Lestrade aims for "pleasant." At his very best, he's avuncular. The officers under him – excepting the newest and most skittish – feel free to crack jokes, when appropriate. He smiles. They smile. It's the least he can do to make the moments between bodies seem a bit less haunted by them.
He thinks about his mates in fraud and forgery, theft. They talk about wanting to get out in the streets, they envy him his work. It blemishes the sterility of what they do, in his eyes. They were young officers once, they've - all of them - seen horrible things. Greg's just ended up on track to see a lot more. And he's fine where he is, with his lot. At least he's not somewhere else wishing he could get some more murder into his life. That'd be ghastly.
When he was younger, little touched him. Awful day of awful things, then down the pub for laughs and enough beer to flood a space between him and everything else; a blanket to keep the blood from his dreams. During the day, cigarettes kept his trembling hands busy, gave him an excuse to pop off the scene, take a dozen poisoned breaths, and steady himself enough to go back. He stopped drinking when it got to be too much, when he realized he hadn't dreamt anything in a long time. That he'd have at least a failed relationship or two to hang around the neck of a bottle if any of late had lasted longer than an evening. He quit smoking then, too, because: why not.
He starts snapping at colleagues at crime scenes. The blood in his dreams is overwhelming.
Now he can't tell if the anger's getting worse or his imagination's getting better. It sneaks up on him, hiding behind sadness when he stands over the body of the girl from the shop near his flat. His brain whirrs, clicks, ties bits of information together and files them. But the satisfaction of solving it, catching the bad guy ... it's eclipsed by the thought of how easy it'd be to crack a few bones in the bastard's wrists when he gets him in handcuffs. Any pride he's due for overtaking the foul, shouting man gets chucked aside when they bring a car around to take him in. Lestrade puts his hand on the guy's neck to angle him into the backseat and thinks he'd be willing to exchange a firm squeeze 'round the windpipe for a quiet ride to the Yard.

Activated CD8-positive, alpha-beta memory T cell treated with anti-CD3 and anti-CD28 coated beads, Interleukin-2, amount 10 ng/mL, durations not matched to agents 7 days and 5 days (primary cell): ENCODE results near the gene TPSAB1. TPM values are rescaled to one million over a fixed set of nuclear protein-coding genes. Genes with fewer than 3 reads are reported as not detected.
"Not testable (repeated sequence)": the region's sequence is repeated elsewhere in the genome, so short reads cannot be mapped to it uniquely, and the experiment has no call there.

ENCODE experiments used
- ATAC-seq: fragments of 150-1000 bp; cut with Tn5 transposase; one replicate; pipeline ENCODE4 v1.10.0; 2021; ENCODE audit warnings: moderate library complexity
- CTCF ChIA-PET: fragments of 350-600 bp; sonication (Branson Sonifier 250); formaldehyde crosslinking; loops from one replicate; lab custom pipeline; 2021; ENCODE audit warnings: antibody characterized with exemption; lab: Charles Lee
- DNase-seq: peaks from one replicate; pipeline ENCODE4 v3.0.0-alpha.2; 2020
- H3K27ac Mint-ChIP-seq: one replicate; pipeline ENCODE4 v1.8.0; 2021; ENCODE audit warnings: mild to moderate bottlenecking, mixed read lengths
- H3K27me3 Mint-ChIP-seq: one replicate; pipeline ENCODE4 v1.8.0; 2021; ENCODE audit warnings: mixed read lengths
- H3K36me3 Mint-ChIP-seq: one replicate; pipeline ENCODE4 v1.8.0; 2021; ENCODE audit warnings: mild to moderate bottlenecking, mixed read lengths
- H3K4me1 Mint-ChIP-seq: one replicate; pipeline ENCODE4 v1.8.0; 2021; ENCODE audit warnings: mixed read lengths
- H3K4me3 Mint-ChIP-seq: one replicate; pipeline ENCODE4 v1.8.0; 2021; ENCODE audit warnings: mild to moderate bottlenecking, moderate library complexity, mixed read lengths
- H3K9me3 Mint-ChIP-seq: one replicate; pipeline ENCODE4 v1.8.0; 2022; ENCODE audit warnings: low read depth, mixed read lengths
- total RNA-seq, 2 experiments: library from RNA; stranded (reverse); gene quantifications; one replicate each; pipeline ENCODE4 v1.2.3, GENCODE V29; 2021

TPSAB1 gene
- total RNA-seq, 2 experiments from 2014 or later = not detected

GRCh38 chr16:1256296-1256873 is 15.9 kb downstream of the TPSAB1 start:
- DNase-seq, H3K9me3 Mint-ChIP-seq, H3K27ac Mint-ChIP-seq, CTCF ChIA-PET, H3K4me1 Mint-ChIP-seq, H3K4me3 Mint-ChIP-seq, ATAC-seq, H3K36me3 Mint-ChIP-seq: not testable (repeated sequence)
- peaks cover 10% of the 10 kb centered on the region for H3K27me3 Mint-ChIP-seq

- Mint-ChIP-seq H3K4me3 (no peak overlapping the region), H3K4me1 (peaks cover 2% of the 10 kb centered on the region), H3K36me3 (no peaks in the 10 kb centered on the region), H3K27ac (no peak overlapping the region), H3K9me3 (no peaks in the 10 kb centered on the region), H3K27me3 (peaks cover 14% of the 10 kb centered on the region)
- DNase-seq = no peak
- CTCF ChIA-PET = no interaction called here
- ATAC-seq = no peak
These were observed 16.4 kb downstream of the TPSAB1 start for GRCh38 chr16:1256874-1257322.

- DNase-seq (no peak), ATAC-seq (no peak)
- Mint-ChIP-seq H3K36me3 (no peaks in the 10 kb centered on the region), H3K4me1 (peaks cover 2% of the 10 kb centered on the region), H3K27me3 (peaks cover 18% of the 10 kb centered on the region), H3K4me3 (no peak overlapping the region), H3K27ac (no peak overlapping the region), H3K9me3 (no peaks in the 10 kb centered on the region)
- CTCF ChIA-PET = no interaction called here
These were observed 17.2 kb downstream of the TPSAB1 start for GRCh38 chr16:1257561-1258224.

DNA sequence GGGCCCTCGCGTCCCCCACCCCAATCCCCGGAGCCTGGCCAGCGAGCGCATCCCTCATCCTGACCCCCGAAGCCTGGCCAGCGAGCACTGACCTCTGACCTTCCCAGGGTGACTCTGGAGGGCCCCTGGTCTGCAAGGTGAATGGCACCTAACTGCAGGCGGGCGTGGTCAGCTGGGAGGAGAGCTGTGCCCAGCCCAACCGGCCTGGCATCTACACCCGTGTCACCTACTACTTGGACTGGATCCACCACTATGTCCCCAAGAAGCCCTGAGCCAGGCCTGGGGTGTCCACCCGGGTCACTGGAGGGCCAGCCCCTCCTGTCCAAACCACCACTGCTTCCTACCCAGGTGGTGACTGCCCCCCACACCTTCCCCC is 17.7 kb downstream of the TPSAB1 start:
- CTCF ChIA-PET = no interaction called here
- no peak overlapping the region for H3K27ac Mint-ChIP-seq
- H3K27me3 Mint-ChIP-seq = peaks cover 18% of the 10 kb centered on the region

As long as it bothers him, it's all right. But between the rage is a hollow sensation like sadness, only colder, that he works to cover, too. Singing a little song with Sharon in Records, goading young Sgt. Mitchell to join, then later sitting across from a kid a third his age, long-haired and tattooed, soft hands that haven't worked a day still streaked with blood, and the only thought Lestrade can hear over the sound of his heartbeat, I bet I could hit you hard enough, enough times, you'd die.
And so it's off to the psychiatrist made available by the Met, because he's a modern man, unashamed of seeking help. He's a good cop and a good man, but can't be either if he's scared of himself. Doctor agrees it's good he's bothered, good he's willing to talk. He hesitantly suggests relaxation techniques, meditation, yoga; certain Greg will laugh, as other coppers have. He doesn't, he listens. Doesn't immediately pop down the gym and sign up for Bikram for Beginners, but he gets a book on meditation. It works a trick, until one evening on the floor with his back against the front of the sofa, thinking about nothing at all, when puzzle pieces from a case suddenly presented themselves, linked together. He opened his eyes, sighed, and hauled himself up. If it was repeatable, it'd be a neat skill, but he'd honestly been enjoying the quiet.
He struggled with his coat and locked the front door. Sherlock was leaning on the car thumbing angrily at his mobile.
"There you are. We need to get in touch with-"
"The au pair, yeah," Greg nudged him away from the driver's side door. "Get in."
In the car, Sherlock stared.
"For Christ's ... how'd-" Greg flexed his hands around the steering wheel and let a breath unclench his jaw. "Fine. No matter. I'm seeing a psychiatrist. Comments?"
"Why?" Sherlock returned his attention to his phone.
"Stress. Anger management. Relaxation."
"Well, yeah: shooting at a wall would be a more elegant therapeutic measure, but I don't have the spare ammo."
Sherlock smiled, half-hidden in the collar of his coat.
"He's got sterling credentials."
"You investigated my shrink?"
"I had to ensure your care was acceptable. You're of no use to me mad."
"It's plain I'm of little use to you, full stop."
"I work with you because of the badge-clutching mass of dullards in the Met's employ, you-."
"Put up with you?"
"-I've been led to understand that's difficult, though undoubtedly rewarding. And you've never so much as shoved me; I'm certain you've been tempted."
"An anger management miracle itself."
"Anyway, you're not useless."
"It's frightening, I don't mind saying. Seeing criminals, recognizing in yourself the capacity to be that cruel. Knowing one wrong turn puts you on a very dark path, a very different man."
He looked over at Sherlock, catching a glimpse something like empathy.
"And hey, I was meditating when I came up with the au pair connection, so it's useful, yeah?"
"A Basque terrorist. Honestly, that is-"
"Pull over here," Sherlock jumped out of the car and walked around to Lestrade's window. "You made the connection, now let me show you what it means. Let's go, Detective Inspector!"
He threw the car into park and called for backup. His heart felt light for the first time in ages. He watched Sherlock recede into the shadows of an alleyway, and ran to catch up.